The State of West Virginia has become the latest to adapt blockchain as it has deployed the use of a mobile voting app that is dependent on the platform in the forthcoming November midterm elections.
Beginning from Friday, September 21, West Virginians residing overseas will be able to cast absentee ballots with the aid of a blockchain-dependent mobile voting application known as Voatz.
This application, which is mainly designed for members of the military who are based abroad, will allow citizens of West Virginia who are already registered in 24 countries to cast their absentee votes through their smartphone.
This novel approach for remote voting, which began in March and was only opened to a few selected voters, came to a successful completion on May 8, the day West Virginia held its primary elections.
The West Virginia Secretary of State Mac Warner, in an exclusive interview chat with CNN in March, said that the testing, which was carried out on four audits of various components of the platform, has proven to be extremely successful.
On the strength of this report, Michael L. Queen, Warner’s deputy chief of staff has revealed that all the counties in West Virginia will have the final say about whether the app should be adopted for the November midterm elections or not. He also added that the blockchain app has not phased out the paper ballots as voters can still do so if they desire.
However, not everyone seems to be on board with this new idea. The mobile voting app has received criticism primarily over its level of security. The Center for Democracy and Technology’s Chief Technologist, Joseph Lorenzo Hall, is the one leading this charge.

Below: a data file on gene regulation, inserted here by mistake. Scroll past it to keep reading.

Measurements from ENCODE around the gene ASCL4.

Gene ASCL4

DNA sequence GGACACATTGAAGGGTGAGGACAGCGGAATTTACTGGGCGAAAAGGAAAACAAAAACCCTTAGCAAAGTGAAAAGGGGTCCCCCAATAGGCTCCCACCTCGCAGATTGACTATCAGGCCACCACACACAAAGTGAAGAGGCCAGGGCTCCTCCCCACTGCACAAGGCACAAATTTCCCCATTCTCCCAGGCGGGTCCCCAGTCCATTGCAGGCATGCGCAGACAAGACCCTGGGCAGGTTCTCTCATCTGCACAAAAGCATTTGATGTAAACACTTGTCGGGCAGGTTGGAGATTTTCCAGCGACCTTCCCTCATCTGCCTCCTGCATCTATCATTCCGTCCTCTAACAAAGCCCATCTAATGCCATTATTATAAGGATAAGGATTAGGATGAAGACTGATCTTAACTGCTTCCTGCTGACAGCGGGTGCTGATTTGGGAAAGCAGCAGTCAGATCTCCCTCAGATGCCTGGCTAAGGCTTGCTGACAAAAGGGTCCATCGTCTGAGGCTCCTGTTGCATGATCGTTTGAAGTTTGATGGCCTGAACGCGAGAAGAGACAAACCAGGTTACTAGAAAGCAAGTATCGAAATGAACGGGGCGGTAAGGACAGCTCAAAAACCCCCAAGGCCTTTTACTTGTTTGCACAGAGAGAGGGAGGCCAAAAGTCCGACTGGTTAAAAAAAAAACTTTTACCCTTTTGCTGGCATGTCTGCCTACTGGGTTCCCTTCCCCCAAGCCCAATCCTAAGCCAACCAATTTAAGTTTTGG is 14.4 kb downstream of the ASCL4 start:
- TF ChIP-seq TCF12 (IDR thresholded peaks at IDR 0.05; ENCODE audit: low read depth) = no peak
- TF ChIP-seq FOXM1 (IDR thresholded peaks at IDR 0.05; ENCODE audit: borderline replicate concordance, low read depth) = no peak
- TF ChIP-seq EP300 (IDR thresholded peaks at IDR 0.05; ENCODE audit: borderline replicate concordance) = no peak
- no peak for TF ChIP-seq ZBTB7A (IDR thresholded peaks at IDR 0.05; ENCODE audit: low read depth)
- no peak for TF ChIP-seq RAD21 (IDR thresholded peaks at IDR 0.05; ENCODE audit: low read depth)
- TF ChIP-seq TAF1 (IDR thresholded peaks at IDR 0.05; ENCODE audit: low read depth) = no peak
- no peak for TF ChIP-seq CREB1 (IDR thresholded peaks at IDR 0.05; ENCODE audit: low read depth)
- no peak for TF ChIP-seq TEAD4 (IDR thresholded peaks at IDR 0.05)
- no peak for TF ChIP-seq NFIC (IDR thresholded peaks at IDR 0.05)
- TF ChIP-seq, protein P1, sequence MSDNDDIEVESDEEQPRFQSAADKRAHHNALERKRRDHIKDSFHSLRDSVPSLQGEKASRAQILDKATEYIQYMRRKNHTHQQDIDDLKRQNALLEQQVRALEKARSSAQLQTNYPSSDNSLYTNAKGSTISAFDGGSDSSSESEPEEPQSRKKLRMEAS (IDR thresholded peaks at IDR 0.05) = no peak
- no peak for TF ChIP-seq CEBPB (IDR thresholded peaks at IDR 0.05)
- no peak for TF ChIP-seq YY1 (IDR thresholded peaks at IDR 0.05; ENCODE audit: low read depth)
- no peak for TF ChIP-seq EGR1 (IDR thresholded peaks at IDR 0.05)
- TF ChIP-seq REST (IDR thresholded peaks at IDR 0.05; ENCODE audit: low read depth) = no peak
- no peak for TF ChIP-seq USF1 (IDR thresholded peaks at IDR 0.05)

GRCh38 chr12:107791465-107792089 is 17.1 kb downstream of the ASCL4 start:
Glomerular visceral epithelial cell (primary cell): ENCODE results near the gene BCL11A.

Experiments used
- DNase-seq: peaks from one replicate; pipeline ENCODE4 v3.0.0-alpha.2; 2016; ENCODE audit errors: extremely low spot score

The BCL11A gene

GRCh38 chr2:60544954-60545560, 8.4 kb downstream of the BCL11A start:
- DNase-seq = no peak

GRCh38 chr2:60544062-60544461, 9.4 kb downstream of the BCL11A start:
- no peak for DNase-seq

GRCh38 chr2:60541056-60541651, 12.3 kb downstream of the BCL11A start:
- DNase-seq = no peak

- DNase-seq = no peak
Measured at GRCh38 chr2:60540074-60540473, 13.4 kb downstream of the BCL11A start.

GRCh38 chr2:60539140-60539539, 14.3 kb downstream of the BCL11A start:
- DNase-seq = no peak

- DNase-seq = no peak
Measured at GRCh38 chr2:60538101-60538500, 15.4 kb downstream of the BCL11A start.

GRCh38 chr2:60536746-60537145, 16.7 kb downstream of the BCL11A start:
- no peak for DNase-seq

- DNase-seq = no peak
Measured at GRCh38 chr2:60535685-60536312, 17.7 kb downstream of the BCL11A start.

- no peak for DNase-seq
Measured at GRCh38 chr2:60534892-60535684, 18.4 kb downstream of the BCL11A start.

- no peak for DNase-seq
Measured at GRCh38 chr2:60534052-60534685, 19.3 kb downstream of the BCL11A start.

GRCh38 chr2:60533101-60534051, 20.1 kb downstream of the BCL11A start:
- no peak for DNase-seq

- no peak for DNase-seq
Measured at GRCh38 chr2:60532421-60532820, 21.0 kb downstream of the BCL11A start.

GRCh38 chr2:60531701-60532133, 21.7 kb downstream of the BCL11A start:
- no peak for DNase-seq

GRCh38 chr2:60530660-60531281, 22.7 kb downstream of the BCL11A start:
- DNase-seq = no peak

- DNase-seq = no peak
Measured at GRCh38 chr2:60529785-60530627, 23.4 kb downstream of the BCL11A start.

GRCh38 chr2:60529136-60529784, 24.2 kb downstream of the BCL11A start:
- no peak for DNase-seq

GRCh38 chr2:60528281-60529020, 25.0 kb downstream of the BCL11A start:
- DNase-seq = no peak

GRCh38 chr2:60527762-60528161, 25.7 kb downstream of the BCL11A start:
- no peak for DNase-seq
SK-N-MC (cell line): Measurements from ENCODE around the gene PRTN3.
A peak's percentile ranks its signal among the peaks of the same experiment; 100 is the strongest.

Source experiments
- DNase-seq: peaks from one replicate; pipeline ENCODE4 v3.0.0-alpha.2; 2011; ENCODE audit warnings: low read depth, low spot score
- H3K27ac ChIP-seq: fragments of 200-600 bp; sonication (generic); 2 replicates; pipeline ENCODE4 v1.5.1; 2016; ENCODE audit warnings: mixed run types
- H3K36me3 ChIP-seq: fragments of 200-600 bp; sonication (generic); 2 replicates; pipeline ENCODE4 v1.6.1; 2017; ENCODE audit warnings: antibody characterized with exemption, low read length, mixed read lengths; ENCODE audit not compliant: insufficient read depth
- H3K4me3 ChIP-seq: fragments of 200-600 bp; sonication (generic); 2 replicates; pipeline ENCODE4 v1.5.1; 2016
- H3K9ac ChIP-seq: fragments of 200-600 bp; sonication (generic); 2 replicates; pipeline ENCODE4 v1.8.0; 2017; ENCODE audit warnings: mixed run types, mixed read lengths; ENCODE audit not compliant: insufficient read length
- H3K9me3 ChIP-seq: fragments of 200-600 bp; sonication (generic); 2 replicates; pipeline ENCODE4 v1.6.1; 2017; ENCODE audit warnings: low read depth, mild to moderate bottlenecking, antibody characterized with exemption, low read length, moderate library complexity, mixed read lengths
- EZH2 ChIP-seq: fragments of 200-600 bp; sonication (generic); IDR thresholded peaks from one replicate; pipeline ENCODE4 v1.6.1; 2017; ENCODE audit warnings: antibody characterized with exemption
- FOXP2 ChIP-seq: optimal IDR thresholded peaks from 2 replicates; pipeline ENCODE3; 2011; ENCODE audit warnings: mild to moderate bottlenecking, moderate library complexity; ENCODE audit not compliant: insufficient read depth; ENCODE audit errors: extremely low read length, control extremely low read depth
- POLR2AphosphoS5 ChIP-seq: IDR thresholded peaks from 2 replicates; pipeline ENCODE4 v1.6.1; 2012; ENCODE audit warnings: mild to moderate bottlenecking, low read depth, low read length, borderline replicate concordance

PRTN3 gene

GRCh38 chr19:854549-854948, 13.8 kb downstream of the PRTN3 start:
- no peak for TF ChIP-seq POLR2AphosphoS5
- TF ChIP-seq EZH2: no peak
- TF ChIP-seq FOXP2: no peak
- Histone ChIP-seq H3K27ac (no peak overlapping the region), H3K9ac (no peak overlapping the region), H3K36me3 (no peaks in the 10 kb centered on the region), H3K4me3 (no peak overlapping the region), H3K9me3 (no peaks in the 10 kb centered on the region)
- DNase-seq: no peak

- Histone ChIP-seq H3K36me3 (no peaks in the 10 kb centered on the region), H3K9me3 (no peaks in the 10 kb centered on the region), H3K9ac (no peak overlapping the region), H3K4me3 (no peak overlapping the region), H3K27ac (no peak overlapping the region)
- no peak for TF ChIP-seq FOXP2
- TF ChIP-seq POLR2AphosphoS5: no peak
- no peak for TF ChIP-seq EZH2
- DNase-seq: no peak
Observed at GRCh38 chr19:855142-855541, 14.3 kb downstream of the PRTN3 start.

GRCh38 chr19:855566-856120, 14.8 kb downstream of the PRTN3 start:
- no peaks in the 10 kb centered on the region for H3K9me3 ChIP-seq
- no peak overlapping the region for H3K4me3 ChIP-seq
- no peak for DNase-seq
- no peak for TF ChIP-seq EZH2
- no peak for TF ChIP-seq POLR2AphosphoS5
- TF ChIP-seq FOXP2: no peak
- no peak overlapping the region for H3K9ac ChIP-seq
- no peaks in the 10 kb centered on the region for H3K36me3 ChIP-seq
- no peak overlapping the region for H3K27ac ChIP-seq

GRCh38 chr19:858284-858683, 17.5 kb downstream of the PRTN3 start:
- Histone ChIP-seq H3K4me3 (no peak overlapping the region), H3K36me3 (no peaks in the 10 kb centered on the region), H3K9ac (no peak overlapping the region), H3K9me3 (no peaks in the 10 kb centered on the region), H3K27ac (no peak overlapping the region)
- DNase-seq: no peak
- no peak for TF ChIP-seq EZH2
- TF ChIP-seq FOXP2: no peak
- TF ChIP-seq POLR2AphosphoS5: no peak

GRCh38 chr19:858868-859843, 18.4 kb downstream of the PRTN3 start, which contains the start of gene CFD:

According to him, “Mobile voting is a horrific idea. It is internet voting on people’s horribly secured devices, over our horrible networks, to servers that are very difficult to secure without a physical paper record of the vote.”
On the other hand, the company that bankrolled the development of the app, Tusk Montgomery Philantrophies, in a statement by its chief executive, Bradley Tusk, encouraged the usage of the blockchain platform for voting. He further stated that it would encourage more voters to turn out and, in the process, make democracy work a whole lot better.
West Virginians have become the first in the country to use a blockchain-based remote mobile voting app for voting in absentia in the upcoming November midterm elections. The project, which was begun in March and deemed to be a wild success at its completion in May, is expected to allow citizens of West Virginia, particularly military members that are resident in 24 countries, exercise their civic duties in the coming elections.
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